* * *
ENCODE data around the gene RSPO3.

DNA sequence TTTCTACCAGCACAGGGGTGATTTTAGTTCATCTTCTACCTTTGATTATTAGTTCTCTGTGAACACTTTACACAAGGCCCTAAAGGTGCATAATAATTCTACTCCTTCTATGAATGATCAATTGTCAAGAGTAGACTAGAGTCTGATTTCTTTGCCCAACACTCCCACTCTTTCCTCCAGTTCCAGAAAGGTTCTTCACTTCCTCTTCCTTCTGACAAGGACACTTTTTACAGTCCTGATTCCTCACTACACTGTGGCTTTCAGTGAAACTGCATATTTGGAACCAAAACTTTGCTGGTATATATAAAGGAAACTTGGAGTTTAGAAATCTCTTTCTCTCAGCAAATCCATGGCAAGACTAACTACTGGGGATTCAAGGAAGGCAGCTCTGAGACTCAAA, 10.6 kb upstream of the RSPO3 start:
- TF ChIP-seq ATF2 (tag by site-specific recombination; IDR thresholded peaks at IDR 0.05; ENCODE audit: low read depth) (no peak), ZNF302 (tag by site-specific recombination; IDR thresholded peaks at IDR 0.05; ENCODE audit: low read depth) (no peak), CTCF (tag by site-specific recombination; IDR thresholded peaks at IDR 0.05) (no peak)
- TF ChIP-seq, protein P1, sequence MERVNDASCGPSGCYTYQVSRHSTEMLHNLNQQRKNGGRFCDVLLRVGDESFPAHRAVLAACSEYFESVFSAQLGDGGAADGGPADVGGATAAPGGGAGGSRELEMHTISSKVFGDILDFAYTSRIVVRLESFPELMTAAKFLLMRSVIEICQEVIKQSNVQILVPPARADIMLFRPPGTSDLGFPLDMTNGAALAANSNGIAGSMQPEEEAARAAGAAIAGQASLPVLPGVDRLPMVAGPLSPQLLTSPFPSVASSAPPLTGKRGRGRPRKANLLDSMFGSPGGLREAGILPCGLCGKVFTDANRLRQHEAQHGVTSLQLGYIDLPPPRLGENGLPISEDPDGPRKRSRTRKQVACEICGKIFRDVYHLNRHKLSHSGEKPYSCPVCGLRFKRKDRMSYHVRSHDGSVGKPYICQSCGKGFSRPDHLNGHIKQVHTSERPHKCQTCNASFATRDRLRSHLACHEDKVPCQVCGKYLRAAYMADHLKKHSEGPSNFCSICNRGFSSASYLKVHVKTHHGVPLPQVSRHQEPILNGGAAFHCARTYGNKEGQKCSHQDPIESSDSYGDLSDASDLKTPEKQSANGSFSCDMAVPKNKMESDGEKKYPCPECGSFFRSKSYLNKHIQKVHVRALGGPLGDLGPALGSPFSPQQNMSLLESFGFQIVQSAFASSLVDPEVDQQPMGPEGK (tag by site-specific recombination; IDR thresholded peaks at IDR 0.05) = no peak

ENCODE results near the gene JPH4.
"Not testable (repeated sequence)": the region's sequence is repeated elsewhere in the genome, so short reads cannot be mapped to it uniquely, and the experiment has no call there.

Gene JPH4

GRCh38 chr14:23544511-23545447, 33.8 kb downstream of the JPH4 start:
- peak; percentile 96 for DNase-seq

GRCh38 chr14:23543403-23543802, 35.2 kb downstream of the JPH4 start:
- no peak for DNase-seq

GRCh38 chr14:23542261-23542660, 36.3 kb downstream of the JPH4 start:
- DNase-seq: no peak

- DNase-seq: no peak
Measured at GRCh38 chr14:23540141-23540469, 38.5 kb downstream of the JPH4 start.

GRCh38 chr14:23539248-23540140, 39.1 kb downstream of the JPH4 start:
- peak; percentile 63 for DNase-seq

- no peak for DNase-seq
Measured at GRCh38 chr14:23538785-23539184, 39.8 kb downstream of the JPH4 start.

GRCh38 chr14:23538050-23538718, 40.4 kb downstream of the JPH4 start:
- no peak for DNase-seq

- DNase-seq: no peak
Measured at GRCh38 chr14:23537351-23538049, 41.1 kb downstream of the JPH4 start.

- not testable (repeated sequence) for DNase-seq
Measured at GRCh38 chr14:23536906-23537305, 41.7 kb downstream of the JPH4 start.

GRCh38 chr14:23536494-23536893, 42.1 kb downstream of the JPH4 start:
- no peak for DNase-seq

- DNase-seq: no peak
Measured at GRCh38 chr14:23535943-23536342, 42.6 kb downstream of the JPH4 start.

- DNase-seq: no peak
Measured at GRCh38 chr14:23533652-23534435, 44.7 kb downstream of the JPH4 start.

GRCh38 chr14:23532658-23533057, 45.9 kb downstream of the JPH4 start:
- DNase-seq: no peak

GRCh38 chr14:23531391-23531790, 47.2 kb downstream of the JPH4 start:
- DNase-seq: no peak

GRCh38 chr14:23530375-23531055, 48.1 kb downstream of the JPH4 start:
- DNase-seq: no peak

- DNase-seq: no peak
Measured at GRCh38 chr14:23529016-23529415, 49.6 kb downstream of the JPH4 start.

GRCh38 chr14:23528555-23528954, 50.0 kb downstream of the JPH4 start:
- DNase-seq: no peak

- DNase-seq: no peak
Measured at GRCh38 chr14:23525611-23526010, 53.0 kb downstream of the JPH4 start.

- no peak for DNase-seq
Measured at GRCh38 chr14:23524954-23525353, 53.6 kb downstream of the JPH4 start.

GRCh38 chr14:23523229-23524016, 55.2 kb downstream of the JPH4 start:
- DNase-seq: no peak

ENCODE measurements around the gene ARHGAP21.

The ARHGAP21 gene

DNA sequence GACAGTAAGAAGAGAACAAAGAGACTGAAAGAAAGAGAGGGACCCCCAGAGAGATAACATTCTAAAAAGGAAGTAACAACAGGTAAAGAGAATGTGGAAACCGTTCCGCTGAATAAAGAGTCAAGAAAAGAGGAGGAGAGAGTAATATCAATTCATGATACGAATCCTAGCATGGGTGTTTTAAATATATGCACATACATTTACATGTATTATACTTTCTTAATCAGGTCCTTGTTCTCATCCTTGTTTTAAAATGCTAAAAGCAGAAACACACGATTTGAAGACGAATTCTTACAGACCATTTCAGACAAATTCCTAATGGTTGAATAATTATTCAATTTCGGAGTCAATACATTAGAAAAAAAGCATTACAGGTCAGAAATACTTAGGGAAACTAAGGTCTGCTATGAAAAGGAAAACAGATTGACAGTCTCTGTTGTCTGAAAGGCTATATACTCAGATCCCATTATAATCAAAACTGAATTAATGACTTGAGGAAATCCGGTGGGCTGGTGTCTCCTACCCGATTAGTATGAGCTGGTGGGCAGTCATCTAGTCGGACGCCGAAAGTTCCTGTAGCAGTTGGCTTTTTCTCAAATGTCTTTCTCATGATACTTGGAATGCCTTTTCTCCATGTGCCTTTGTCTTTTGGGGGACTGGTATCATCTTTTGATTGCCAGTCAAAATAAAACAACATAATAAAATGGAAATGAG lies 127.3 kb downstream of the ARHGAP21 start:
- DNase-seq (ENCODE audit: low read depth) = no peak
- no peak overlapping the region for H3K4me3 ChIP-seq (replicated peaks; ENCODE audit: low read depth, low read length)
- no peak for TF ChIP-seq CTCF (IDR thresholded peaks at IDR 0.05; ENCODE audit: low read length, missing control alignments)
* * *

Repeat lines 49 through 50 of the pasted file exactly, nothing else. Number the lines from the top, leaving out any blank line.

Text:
The ARHGAP21 gene

DNA sequence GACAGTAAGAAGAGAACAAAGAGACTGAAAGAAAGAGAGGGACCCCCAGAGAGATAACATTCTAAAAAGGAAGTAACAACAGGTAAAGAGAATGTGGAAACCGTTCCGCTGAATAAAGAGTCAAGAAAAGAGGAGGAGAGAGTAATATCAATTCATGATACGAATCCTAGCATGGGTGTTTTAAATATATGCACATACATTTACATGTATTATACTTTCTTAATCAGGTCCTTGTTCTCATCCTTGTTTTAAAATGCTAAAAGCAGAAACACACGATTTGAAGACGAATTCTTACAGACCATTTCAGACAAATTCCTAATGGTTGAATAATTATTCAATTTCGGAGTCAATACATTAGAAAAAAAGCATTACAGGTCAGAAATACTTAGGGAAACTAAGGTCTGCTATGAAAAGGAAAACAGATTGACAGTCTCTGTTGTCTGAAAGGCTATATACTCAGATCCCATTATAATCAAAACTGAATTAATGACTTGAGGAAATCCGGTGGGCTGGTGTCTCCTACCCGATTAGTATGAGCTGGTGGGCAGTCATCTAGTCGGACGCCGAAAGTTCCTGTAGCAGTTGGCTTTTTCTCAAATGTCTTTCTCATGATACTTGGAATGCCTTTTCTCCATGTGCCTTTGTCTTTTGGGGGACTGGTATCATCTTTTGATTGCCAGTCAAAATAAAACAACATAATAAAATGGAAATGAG lies 127.3 kb downstream of the ARHGAP21 start: